Schnauzer next to a Christmas Tree
A Fur Baby Enjoying the Christmas Season

It’s the season for joy and gift-giving in celebration of the birth of our Saviour, Jesus Christ. Even many people who do not share this concept of Christmas, enjoy the lights, music, and decorations. Keeping your fur baby safe is important for all of us.

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It is likely that you have already considered some of the risks associated with the Christmas season. Keeping your fur baby safe at Christmas has been considered and you have made some wise decisions. However, you may have forgotten a few other risks.

Schnauzer next to a Christmas Tree
A Fur Baby Enjoying the Christmas Season

Keeping Your Fur Baby Safe By Making Wise Tree Choices

The first decision is whether to select a live tree or an artificial tree. We will first consider the choice of a live Christmas tree. You have many beautiful tree species from which to choose. depending upon where you live.

Tree Oil or Sap From A Live Tree

Some of the trees traditionally considered as ideal Christmas trees contain oils that can be toxic to dogs. Pine, spruce, and fir trees are among those whose oil is an irritant to a dog’s mouth and can cause them to drool excessively or even to regurgitate (vomit).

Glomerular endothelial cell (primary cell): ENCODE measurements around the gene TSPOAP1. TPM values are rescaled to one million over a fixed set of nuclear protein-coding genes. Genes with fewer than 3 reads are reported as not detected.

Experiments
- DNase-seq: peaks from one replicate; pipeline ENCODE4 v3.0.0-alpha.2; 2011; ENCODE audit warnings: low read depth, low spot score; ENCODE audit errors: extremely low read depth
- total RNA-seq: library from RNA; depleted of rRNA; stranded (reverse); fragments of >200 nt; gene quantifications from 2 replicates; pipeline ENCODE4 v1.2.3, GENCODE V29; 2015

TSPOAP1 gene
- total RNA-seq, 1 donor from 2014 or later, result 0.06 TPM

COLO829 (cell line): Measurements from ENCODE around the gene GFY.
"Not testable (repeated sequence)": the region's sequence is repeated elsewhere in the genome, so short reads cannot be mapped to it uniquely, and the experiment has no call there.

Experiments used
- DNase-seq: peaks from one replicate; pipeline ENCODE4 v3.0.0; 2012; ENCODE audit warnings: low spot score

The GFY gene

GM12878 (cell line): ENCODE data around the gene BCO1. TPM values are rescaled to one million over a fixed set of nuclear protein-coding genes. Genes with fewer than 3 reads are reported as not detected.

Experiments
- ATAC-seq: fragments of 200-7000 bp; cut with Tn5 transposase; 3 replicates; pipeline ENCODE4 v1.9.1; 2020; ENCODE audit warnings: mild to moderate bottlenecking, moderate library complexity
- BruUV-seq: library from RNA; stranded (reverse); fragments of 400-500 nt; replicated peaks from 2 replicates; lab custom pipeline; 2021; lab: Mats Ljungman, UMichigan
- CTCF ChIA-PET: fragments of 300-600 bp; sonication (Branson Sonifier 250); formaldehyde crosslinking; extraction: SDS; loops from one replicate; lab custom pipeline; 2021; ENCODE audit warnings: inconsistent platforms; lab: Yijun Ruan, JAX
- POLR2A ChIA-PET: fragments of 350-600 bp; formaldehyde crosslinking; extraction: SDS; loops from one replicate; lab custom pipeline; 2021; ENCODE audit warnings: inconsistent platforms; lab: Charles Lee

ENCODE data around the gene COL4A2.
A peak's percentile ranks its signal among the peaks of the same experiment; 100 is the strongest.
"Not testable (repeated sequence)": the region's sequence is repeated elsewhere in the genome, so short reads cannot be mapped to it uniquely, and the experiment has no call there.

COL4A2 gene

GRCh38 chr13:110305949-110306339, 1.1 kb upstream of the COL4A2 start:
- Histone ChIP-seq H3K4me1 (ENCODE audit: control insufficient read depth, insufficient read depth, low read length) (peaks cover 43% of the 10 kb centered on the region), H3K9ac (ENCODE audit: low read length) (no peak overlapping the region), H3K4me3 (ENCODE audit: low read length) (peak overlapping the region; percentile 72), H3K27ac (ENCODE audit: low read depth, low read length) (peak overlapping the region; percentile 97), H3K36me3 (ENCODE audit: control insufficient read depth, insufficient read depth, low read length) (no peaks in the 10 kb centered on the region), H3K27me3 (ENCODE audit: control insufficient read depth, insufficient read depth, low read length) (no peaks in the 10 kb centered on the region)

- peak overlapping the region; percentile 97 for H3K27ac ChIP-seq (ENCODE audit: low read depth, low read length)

Tree Needles

Even if your fur baby does not get any of the tree’s oil into their mouth, they may swallow some of their needles. They can cause problems from mild to serious:

  • irritate the gastrointestinal tract
  • vomiting
  • cause an obstruction and may need surgery to resolve
  • perforation of the intestines

One recommendation that has been reported as helping deter dogs from ingesting needles is to spritz the entire tree with a 50-50 mixture of water and red-pepper sauce

Dehydrated Trees and the Dangers of Preventatives

Regardless, of the type of tree you have chosen, you will need to make sure that it stays well-hydrated. Many of us can hardly wait to get our Christmas trees up and decorated.

Most people consider Thanksgiving weekend a reasonable time to start their Christmas decorating. If you put your tree up at that time, you need to be sure to keep it adequately hydrated for several weeks.

Dried out trees are at increased risk of catching on fire. People do not want to spend a month worrying about their family and their home being at risk of catching on fire. So, they use additives to the water used to hydrate their Christmas tree.

These additives are made of preservatives or fertilizer. The combination of bacteria, mold, and additive chemicals can make your fur baby very ill if they drink it.